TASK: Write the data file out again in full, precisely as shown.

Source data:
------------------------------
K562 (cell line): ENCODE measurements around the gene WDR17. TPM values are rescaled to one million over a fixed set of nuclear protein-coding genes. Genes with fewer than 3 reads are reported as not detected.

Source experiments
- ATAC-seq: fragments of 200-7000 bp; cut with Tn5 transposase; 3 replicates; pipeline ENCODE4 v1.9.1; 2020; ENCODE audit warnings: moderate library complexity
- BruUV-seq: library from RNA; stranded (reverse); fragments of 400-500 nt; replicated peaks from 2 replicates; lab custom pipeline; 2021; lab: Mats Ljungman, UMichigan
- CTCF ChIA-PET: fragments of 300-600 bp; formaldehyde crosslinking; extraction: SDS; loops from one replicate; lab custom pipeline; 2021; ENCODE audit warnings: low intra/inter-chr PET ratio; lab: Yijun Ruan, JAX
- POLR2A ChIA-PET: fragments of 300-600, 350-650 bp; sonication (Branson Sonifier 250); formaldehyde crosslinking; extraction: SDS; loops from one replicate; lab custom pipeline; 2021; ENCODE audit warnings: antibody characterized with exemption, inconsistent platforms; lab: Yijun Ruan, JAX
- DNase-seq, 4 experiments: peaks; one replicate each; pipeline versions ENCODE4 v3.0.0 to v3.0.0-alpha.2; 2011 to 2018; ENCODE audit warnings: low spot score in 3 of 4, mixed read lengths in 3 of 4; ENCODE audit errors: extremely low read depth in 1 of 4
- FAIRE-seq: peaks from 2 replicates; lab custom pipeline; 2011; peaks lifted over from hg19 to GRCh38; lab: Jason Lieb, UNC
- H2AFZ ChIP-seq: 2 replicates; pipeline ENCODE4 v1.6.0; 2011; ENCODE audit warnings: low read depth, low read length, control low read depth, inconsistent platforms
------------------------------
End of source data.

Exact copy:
K562 (cell line): ENCODE measurements around the gene WDR17. TPM values are rescaled to one million over a fixed set of nuclear protein-coding genes. Genes with fewer than 3 reads are reported as not detected.

Source experiments
- ATAC-seq: fragments of 200-7000 bp; cut with Tn5 transposase; 3 replicates; pipeline ENCODE4 v1.9.1; 2020; ENCODE audit warnings: moderate library complexity
- BruUV-seq: library from RNA; stranded (reverse); fragments of 400-500 nt; replicated peaks from 2 replicates; lab custom pipeline; 2021; lab: Mats Ljungman, UMichigan
- CTCF ChIA-PET: fragments of 300-600 bp; formaldehyde crosslinking; extraction: SDS; loops from one replicate; lab custom pipeline; 2021; ENCODE audit warnings: low intra/inter-chr PET ratio; lab: Yijun Ruan, JAX
- POLR2A ChIA-PET: fragments of 300-600, 350-650 bp; sonication (Branson Sonifier 250); formaldehyde crosslinking; extraction: SDS; loops from one replicate; lab custom pipeline; 2021; ENCODE audit warnings: antibody characterized with exemption, inconsistent platforms; lab: Yijun Ruan, JAX
- DNase-seq, 4 experiments: peaks; one replicate each; pipeline versions ENCODE4 v3.0.0 to v3.0.0-alpha.2; 2011 to 2018; ENCODE audit warnings: low spot score in 3 of 4, mixed read lengths in 3 of 4; ENCODE audit errors: extremely low read depth in 1 of 4
- FAIRE-seq: peaks from 2 replicates; lab custom pipeline; 2011; peaks lifted over from hg19 to GRCh38; lab: Jason Lieb, UNC
- H2AFZ ChIP-seq: 2 replicates; pipeline ENCODE4 v1.6.0; 2011; ENCODE audit warnings: low read depth, low read length, control low read depth, inconsistent platforms